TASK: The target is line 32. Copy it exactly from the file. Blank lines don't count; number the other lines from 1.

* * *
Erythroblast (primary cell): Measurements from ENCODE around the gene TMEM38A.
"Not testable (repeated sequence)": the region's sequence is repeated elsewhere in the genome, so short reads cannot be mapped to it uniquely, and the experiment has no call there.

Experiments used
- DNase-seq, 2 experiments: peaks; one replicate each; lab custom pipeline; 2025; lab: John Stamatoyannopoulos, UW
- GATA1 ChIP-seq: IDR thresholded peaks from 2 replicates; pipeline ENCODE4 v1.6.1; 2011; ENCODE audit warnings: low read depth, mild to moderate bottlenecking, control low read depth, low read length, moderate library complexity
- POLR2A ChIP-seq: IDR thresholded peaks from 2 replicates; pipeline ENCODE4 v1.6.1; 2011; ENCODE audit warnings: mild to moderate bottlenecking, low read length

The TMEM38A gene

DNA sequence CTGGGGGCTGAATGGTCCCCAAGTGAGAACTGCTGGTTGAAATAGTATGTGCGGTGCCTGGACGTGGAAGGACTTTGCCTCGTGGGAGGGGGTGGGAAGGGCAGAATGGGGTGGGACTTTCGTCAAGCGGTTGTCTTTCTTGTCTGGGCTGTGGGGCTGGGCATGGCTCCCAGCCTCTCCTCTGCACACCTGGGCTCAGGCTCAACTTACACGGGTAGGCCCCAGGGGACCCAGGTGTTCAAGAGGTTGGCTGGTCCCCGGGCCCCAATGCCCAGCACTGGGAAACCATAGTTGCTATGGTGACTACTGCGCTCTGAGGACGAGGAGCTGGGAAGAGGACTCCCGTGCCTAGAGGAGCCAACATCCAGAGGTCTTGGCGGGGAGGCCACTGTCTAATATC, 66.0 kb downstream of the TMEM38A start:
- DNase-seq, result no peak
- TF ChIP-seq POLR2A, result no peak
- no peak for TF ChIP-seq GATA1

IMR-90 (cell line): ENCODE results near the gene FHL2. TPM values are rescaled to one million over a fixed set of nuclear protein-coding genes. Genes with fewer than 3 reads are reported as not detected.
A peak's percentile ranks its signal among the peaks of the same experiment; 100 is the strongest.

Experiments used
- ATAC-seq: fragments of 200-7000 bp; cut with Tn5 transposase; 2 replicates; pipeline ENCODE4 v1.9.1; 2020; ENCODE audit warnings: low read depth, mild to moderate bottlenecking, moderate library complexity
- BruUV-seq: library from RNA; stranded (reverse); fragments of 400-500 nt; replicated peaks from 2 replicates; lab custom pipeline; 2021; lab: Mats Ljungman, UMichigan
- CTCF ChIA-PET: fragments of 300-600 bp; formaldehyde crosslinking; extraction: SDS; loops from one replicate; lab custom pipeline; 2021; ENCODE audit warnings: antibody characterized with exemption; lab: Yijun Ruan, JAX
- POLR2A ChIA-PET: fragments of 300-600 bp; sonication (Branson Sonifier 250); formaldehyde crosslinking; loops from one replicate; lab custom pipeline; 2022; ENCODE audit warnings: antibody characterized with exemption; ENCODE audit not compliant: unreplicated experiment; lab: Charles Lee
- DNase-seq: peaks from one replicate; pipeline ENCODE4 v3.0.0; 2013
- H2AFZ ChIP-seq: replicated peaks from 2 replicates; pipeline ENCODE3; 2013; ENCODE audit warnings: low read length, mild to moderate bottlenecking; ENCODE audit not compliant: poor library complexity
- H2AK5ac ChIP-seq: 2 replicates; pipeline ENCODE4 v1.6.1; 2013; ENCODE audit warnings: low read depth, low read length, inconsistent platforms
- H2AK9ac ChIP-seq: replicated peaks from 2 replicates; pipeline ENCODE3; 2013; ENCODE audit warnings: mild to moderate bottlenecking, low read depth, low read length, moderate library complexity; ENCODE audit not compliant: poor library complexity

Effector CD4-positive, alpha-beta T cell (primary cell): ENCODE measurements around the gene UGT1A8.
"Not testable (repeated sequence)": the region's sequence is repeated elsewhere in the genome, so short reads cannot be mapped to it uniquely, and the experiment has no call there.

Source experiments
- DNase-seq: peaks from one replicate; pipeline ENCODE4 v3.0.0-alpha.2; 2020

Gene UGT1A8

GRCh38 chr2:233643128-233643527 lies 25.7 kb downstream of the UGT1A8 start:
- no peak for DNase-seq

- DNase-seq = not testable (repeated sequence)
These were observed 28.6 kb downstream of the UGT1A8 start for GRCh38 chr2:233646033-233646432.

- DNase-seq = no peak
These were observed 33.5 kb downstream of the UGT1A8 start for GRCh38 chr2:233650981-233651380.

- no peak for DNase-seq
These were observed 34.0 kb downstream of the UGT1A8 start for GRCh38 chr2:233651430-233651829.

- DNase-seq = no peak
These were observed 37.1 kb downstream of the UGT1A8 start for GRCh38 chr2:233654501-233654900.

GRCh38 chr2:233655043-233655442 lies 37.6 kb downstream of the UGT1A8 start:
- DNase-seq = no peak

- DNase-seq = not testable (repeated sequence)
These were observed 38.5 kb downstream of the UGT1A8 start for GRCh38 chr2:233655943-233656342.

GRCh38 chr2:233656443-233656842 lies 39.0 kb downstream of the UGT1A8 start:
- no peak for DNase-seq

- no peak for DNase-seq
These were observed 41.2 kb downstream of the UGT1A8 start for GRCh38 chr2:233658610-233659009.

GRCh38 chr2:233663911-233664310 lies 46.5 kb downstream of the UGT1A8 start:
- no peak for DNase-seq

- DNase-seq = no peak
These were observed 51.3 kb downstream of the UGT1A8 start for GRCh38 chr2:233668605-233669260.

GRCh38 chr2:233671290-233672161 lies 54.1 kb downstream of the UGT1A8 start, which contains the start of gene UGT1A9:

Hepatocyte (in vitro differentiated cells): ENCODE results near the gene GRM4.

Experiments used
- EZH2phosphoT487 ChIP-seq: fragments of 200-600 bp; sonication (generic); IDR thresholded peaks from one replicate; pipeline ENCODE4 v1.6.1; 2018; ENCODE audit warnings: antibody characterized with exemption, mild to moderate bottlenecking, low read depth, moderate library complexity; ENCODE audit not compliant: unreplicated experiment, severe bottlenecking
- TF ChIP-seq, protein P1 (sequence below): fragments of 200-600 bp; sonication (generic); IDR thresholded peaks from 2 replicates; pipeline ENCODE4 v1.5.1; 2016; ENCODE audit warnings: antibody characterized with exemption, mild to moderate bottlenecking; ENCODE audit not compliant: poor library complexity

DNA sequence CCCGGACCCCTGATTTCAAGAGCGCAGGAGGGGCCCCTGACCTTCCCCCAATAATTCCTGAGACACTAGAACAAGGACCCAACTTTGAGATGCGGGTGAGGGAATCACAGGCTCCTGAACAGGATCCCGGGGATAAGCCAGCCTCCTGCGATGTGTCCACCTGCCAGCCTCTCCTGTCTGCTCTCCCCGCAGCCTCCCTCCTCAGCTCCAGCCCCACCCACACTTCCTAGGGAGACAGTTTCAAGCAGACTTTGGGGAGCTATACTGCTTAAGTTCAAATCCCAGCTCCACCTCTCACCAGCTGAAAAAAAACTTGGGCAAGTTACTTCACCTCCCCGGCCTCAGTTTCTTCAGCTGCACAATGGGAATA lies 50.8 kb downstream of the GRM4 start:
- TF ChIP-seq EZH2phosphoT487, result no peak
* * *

- DNase-seq = no peak